Hunting With Baits: What Do Deer Eat

Hunting With Baits What Do Deer Eat

Deer have been the subject of man’s hunting, be it survival or sports hunting, since thousands of years ago when mankind started becoming the apex predator on Earth. Throughout the years, deer got smarter and started avoiding human contact and learned how to fade from sight through camouflage. Mankind, in turn, became smarter hunters and started hunting using what do deer eat as bait to attract them to their deer stands.

Deer hunting is a seasonal activity and has been regulated this past century for fear of over hunting. This regulation would also let the deer population increase their number; certain regulations have been passed to protect females and younger deer from hunting.

What is Bait Hunting?

Bait hunting is an age-old technique that some hunters brag about, but most hunters from regions where bait hunting is not allowed would usually scoff at them for not getting good and go straight up hunting. Bait hunting would usually involve the ancient techniques of stalking, camouflaging and tracking to spot and kill the best-sized deer you can find.

This does not mean that you should not try out bait hunting. It is a valid hunting technique that can help you bag a deer quicker. Try this technique and let the heads roll in. Pun intended.

Deer bait hunting is a method of hunting wherein you use what do deer eat as a means to attract them. The main concept here is to set-up a baited area that has a clear view from the main deer stand, as well as from the one or more other stands in your area.

The reason that this works is that deer are attracted to the smell of the items that they eat, and they would, of course, try to find it. This is especially true during late autumn or winter, sometimes even during early spring, where food is scarce, and deer have no foliage to munch on yet.

The bait area is where they would head to, and since you have a clear view from a portable deer blind, you can go ahead and sight them with your scope and fire at will. This works for one or two deer and three at the most since they do have some form of extra-sensory perception and would know if killing has been done in an area. If you want to bag more than these number, you may want to use the following bait hunting tips and tricks.

What Do Deer Eat?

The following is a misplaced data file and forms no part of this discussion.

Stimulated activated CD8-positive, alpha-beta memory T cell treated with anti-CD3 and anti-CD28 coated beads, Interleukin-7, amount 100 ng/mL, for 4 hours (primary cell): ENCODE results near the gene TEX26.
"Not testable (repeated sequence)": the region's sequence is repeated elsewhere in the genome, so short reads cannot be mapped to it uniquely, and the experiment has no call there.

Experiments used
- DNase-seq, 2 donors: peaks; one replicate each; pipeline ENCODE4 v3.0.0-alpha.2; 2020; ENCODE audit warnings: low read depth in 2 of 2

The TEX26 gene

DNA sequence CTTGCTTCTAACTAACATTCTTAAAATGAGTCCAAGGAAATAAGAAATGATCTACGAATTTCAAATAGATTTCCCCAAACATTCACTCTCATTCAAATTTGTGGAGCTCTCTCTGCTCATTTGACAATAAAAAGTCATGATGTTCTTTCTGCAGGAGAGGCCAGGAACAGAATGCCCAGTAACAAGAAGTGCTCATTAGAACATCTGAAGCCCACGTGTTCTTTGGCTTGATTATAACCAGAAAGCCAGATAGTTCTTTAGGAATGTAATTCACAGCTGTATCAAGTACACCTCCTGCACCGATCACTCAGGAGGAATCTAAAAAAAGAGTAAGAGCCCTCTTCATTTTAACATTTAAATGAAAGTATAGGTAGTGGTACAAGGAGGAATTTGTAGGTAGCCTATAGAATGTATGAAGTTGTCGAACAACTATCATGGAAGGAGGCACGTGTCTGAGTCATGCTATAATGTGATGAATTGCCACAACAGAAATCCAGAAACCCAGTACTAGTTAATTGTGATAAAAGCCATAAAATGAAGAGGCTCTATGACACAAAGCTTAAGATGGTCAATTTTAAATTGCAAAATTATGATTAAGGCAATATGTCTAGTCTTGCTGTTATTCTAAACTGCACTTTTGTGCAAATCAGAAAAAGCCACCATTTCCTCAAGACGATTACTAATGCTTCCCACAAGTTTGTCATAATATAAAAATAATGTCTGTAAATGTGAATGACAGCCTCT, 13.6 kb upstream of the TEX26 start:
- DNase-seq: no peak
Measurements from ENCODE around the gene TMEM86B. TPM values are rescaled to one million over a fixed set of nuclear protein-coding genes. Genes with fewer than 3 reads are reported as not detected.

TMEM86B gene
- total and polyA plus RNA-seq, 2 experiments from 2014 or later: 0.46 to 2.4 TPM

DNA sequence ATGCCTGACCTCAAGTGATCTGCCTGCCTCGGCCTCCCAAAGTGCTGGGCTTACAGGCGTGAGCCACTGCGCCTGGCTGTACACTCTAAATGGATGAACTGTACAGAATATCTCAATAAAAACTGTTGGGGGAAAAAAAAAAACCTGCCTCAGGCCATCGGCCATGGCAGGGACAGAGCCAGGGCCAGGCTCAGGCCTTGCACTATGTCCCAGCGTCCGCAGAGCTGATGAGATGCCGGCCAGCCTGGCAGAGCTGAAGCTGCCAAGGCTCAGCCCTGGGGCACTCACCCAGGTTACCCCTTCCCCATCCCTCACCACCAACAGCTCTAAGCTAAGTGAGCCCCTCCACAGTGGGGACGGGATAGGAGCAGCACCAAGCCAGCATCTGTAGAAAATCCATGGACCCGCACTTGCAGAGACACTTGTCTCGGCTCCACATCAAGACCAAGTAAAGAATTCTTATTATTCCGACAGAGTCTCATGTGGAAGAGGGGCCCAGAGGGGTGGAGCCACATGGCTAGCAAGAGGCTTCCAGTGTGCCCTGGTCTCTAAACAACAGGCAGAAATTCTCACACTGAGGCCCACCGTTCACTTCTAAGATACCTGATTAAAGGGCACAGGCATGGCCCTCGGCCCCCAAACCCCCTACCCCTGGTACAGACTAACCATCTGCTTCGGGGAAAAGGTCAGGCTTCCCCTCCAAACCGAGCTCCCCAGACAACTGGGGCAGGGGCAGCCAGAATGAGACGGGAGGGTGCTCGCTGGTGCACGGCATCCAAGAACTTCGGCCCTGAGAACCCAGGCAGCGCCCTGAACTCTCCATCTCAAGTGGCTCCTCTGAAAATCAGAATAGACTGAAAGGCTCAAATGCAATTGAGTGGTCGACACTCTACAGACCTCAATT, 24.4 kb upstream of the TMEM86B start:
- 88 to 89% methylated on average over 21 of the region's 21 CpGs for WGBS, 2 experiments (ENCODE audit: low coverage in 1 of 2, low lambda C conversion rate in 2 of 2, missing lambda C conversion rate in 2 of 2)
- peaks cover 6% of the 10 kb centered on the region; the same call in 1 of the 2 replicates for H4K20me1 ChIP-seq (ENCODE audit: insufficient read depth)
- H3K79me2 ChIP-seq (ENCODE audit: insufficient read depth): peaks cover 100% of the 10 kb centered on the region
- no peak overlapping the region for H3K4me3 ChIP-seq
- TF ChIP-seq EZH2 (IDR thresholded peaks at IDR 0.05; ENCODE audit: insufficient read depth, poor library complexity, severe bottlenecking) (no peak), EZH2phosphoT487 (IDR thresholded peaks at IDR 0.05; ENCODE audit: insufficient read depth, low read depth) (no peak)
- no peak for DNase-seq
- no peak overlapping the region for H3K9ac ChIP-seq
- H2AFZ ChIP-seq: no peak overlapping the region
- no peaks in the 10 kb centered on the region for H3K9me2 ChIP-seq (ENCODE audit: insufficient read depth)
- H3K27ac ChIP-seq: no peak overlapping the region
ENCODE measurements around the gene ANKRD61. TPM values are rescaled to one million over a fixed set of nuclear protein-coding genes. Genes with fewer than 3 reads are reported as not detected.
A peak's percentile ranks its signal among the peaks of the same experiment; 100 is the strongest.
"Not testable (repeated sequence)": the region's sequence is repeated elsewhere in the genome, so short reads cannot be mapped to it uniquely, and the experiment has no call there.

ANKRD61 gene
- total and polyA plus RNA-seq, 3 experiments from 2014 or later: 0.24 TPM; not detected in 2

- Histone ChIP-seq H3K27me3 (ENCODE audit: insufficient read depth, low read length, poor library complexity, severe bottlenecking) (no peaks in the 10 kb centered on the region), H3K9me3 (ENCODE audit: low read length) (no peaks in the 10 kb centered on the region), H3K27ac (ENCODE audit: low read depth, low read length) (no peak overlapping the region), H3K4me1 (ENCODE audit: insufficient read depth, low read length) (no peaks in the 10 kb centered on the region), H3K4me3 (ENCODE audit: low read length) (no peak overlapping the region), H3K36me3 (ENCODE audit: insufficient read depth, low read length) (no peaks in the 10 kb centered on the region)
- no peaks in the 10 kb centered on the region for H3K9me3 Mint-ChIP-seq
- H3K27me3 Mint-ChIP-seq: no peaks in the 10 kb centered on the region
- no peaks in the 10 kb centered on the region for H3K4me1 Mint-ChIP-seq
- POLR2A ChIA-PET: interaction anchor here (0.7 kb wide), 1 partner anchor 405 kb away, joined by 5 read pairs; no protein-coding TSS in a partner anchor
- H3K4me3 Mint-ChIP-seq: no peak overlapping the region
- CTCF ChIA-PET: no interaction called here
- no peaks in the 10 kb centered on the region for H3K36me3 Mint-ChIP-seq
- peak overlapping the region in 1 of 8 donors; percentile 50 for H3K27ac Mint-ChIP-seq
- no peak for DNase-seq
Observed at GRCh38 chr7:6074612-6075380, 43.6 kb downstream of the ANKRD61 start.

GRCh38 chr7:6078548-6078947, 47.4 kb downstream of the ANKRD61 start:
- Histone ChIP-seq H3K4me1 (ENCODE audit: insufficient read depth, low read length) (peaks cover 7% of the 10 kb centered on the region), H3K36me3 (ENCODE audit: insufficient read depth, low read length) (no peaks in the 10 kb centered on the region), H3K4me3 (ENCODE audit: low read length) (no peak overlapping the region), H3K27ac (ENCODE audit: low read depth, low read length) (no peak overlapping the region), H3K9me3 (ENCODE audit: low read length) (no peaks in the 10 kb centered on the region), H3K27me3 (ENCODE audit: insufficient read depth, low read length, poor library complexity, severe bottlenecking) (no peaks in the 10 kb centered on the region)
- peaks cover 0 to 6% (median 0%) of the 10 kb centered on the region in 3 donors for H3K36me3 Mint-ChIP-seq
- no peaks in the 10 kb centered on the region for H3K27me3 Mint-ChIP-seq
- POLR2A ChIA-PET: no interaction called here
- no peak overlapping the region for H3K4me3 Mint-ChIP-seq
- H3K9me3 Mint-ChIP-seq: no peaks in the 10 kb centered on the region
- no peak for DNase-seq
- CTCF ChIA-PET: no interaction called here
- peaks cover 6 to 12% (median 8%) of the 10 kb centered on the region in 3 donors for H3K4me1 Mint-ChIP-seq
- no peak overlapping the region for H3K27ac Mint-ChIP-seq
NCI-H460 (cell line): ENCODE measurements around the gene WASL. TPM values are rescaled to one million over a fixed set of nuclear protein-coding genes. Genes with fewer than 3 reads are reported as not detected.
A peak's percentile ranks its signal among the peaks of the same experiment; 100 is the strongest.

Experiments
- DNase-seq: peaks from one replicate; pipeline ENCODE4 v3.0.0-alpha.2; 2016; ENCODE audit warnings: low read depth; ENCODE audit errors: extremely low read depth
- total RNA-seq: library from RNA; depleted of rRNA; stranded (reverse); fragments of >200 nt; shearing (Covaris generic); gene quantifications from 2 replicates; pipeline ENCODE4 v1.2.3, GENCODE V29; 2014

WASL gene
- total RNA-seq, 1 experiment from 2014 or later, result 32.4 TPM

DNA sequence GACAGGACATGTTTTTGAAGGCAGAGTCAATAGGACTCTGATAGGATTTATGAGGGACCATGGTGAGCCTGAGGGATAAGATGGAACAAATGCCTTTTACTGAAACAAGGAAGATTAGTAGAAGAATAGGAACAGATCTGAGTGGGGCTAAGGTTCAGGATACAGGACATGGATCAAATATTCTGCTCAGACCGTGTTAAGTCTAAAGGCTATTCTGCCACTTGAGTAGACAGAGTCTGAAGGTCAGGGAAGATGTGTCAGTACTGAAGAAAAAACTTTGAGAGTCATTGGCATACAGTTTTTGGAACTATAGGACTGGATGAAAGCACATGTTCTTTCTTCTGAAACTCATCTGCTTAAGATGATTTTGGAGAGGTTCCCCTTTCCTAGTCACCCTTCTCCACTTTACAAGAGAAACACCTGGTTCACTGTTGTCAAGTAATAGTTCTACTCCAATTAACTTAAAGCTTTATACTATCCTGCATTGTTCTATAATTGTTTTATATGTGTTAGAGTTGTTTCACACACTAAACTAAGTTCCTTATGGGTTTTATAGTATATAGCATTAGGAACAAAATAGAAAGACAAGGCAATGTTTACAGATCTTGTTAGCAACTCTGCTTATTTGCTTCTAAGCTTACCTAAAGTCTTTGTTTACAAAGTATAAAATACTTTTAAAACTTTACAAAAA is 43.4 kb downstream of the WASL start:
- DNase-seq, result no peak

Deer are plant-eaters and would often go for nuts, grains, and fruits. If these food items are scarce, then they sometimes would graze on grass and whatever plant is available.

For the most part, deer like to munch on wildflowers, grass and even farmed vegetables like potatoes, beans, and wheat. Most deer hunters would use a mix of grains, like corn and wheat, some fruits and a lot of vegetables as bait. You can even mix in some grass if you want to.

Check the Wind Direction

Ideally, bait site should be placed upwind in a clear area, and deer blinds further upwind or parallel to the bait site. Never place your deer blinds downwind as this would carry your foul human smell to the noses of the deer and alert them that there are enemies nearby.

Track to Attract the Big Game

If you want to bag a bigger buck than the usual deer that gets shot at near bait sites, then hone your tracking skills and start stalking that mature buck. Yes, they have better evasive skills, that does not mean that these set of deer don’t get attracted to the bait.

Stalk larger deer and find where they usually would graze or sleep and try to set-up a bait site near these areas without alerting them. Once you’ve set-up the bait feeder site, move away and take cover behind a tree or a mound that is still upwind but must have a clear view of your bait.

Take to the Deer Stands

Most hunting regions would require hunters to remain at the pre-installed deer hunting stands at all times. This ensures minimal human interaction, and you would not pollute the entire area with your human smell.

Use Multiple Sights and Sites

Setting up a backup stand is also advisable as it gives you the ability to move between trees and provides you with multiple angles to shoot at deer. If your hunting area is pretty large, you can set-up multiple bait sites as well, which gives you more areas to watch out for approaching deer.

Cover Your Tracks

This is a standard practice among hunters, especially those who know how to stalk and track their prey. What they would do is they would erase signs of their movement around the forest by righting stones and unbending grass and branches, as if nothing passed them at all. This task may seem tedious, but it does trick deer into thinking that a human has not gone this way yet.

Some hunters would even go as far as rubbing foliage on themselves to mask the all too human smell. A few hunters have also gone and attached twigs and leaves on their hunting clothes to blend in with the surroundings better.

Clean up the Bait Site

Majority of hunters would set-up their deer blinds close to trails and fire roads so they would have easy access, especially since they would need to move the carcass of what they shot as soon as possible. This helps mask the violence done around the area, and it allows for faster cleanup of the bait site.

Probably the main reason why hunters look down on bait hunting is that they have not tried it, which can be followed by them finding bait hunting too easy as compared to the more traditional approach.

But no matter what other hunters say, bait hunting is a valid hunting technique and has been used for a long time now. It’s comparable to bait fishing and bear hunting; you need to learn how to attract deer to your sights so you can bag them. And not everybody has the time to train and use traditional hunting methods but whatever the case may be, do not be afraid to try out bait hunting.

You might also like this article: Homemade Deer Feeder Plans

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